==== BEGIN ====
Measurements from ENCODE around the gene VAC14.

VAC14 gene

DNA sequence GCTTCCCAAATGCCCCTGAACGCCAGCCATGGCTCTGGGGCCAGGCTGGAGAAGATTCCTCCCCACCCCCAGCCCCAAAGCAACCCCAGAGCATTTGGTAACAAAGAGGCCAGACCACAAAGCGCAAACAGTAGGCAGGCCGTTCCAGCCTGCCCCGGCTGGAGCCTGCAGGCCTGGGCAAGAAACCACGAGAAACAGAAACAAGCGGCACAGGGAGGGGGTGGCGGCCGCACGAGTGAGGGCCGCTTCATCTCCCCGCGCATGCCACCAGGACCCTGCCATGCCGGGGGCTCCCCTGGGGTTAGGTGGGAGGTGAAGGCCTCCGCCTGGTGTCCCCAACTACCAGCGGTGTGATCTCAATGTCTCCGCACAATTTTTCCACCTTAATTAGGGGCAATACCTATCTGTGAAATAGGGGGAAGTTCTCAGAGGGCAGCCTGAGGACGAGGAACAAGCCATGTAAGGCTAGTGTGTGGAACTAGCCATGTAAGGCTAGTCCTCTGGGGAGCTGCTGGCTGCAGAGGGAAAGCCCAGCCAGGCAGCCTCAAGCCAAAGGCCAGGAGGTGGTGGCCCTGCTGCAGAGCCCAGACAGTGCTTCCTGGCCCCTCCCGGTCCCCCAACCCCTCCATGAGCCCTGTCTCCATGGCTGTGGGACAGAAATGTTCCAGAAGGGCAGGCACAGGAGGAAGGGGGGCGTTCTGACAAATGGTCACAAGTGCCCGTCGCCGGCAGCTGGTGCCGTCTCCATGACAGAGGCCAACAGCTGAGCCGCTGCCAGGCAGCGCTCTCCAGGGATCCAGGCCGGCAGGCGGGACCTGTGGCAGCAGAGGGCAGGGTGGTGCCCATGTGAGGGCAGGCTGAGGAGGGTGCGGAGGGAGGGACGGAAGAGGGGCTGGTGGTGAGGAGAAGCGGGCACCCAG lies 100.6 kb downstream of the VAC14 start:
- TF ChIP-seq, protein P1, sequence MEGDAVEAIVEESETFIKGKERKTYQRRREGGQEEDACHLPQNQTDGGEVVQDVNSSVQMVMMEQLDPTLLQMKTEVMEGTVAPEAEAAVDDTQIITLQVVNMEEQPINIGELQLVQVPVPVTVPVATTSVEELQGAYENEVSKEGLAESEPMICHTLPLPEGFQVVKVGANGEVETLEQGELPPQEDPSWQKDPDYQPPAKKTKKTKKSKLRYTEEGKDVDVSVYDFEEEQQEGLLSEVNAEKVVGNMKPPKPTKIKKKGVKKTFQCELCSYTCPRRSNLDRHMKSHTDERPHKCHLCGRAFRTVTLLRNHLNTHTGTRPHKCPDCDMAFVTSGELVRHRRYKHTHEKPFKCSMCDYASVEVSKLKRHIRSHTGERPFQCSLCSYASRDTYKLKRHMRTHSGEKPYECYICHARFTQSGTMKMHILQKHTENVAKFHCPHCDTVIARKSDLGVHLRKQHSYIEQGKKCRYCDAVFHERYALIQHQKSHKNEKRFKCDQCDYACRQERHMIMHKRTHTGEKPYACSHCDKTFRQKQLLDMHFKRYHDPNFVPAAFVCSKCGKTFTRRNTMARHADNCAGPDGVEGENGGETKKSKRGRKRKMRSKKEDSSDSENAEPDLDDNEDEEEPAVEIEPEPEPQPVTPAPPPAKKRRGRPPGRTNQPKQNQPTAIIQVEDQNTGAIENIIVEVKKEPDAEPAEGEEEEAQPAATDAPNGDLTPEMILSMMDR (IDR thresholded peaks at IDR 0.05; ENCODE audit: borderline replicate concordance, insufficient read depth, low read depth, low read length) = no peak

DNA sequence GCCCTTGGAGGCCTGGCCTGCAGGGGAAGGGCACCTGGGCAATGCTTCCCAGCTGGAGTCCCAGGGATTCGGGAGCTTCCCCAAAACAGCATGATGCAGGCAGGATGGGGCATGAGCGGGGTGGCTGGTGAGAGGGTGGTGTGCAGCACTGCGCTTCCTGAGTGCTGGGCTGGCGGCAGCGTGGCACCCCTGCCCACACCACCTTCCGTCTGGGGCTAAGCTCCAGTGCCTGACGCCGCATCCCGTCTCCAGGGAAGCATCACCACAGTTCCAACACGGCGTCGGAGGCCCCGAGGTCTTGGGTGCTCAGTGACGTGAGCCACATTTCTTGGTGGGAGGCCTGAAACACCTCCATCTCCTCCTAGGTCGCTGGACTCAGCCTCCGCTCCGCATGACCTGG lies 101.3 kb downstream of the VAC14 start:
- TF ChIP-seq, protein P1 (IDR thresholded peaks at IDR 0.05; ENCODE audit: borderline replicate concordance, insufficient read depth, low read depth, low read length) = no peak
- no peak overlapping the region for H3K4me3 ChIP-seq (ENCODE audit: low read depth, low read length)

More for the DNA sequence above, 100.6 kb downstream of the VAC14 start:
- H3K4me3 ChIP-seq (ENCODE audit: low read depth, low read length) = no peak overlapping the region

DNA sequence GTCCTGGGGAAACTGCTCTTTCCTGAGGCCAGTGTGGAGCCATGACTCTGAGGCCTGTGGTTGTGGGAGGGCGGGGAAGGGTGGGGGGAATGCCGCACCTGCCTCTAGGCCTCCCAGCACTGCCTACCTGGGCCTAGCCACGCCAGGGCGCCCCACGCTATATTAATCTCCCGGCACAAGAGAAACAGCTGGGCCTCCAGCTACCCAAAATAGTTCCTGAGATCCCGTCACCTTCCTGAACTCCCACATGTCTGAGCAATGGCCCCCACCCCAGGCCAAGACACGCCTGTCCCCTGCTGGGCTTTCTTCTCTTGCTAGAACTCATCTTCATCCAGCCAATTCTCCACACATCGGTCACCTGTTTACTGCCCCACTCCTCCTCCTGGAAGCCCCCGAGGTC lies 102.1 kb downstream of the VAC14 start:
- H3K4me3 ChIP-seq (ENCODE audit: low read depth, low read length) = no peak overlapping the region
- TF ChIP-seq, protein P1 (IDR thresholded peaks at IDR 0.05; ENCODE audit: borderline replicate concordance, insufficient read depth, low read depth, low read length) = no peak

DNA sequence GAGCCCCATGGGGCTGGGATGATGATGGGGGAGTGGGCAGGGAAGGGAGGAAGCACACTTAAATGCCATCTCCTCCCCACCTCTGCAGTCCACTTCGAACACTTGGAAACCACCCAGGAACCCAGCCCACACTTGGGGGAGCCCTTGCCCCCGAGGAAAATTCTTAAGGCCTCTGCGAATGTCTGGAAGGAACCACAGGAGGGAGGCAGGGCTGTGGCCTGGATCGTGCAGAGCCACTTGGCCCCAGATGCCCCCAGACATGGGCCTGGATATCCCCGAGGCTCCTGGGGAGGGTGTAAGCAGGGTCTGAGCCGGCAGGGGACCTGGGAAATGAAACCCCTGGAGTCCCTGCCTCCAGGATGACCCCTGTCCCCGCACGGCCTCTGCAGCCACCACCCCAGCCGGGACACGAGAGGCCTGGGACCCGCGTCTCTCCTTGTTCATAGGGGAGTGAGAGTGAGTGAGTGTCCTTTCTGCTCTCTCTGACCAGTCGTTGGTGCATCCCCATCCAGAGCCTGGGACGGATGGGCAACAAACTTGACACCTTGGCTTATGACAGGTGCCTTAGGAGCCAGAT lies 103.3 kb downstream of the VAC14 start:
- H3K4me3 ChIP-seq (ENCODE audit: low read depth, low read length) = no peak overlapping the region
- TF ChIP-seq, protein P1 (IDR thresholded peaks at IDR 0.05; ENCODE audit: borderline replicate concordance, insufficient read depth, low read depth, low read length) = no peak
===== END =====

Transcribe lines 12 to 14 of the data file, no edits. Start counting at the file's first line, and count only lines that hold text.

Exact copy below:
- TF ChIP-seq, protein P1 (IDR thresholded peaks at IDR 0.05; ENCODE audit: borderline replicate concordance, insufficient read depth, low read depth, low read length) = no peak

DNA sequence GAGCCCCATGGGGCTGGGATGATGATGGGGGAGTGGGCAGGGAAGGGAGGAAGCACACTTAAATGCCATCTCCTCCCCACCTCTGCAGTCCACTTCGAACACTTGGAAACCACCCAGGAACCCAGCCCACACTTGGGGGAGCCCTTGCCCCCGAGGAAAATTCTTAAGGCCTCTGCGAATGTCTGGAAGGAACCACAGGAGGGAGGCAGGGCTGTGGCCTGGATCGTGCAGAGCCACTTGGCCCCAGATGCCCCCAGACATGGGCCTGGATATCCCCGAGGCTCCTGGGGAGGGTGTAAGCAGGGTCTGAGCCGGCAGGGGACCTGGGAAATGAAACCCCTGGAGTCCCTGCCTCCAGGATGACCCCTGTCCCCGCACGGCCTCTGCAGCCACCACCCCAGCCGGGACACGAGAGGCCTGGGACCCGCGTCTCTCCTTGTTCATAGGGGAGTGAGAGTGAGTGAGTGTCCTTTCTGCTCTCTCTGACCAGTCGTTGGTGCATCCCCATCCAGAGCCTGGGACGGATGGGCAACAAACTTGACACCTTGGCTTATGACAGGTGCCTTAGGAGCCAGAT lies 103.3 kb downstream of the VAC14 start:
- H3K4me3 ChIP-seq (ENCODE audit: low read depth, low read length) = no peak overlapping the region